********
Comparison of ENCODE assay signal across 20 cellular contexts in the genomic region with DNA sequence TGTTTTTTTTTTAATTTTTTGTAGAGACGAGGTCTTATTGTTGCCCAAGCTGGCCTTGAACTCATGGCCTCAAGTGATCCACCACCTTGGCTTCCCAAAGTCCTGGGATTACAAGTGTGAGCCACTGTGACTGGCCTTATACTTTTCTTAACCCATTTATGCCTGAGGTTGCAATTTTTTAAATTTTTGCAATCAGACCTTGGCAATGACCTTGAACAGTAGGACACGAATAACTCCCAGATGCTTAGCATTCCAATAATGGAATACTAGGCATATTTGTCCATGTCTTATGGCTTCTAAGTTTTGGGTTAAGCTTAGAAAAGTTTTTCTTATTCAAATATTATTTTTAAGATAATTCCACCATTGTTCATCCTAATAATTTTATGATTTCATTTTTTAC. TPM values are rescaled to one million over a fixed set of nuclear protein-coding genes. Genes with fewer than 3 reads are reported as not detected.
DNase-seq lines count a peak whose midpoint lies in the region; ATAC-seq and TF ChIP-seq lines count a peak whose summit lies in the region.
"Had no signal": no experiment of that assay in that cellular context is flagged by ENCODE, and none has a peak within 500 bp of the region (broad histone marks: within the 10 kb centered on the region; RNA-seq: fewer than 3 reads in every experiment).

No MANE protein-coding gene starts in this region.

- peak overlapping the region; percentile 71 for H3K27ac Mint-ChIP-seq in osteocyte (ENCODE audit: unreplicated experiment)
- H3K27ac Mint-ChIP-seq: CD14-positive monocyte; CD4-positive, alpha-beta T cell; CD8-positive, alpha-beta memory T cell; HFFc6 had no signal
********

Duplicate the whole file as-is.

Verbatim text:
Comparison of ENCODE assay signal across 20 cellular contexts in the genomic region with DNA sequence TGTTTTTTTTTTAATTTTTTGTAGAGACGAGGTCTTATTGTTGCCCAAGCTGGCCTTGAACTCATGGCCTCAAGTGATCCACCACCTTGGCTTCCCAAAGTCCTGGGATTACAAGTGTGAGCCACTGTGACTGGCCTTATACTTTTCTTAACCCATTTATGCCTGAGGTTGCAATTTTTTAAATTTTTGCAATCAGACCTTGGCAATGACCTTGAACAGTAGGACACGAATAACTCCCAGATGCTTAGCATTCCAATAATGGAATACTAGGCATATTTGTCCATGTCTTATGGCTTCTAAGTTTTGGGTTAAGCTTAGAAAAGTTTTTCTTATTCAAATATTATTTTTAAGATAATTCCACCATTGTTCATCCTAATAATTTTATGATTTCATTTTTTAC. TPM values are rescaled to one million over a fixed set of nuclear protein-coding genes. Genes with fewer than 3 reads are reported as not detected.
DNase-seq lines count a peak whose midpoint lies in the region; ATAC-seq and TF ChIP-seq lines count a peak whose summit lies in the region.
"Had no signal": no experiment of that assay in that cellular context is flagged by ENCODE, and none has a peak within 500 bp of the region (broad histone marks: within the 10 kb centered on the region; RNA-seq: fewer than 3 reads in every experiment).

No MANE protein-coding gene starts in this region.

- peak overlapping the region; percentile 71 for H3K27ac Mint-ChIP-seq in osteocyte (ENCODE audit: unreplicated experiment)
- H3K27ac Mint-ChIP-seq: CD14-positive monocyte; CD4-positive, alpha-beta T cell; CD8-positive, alpha-beta memory T cell; HFFc6 had no signal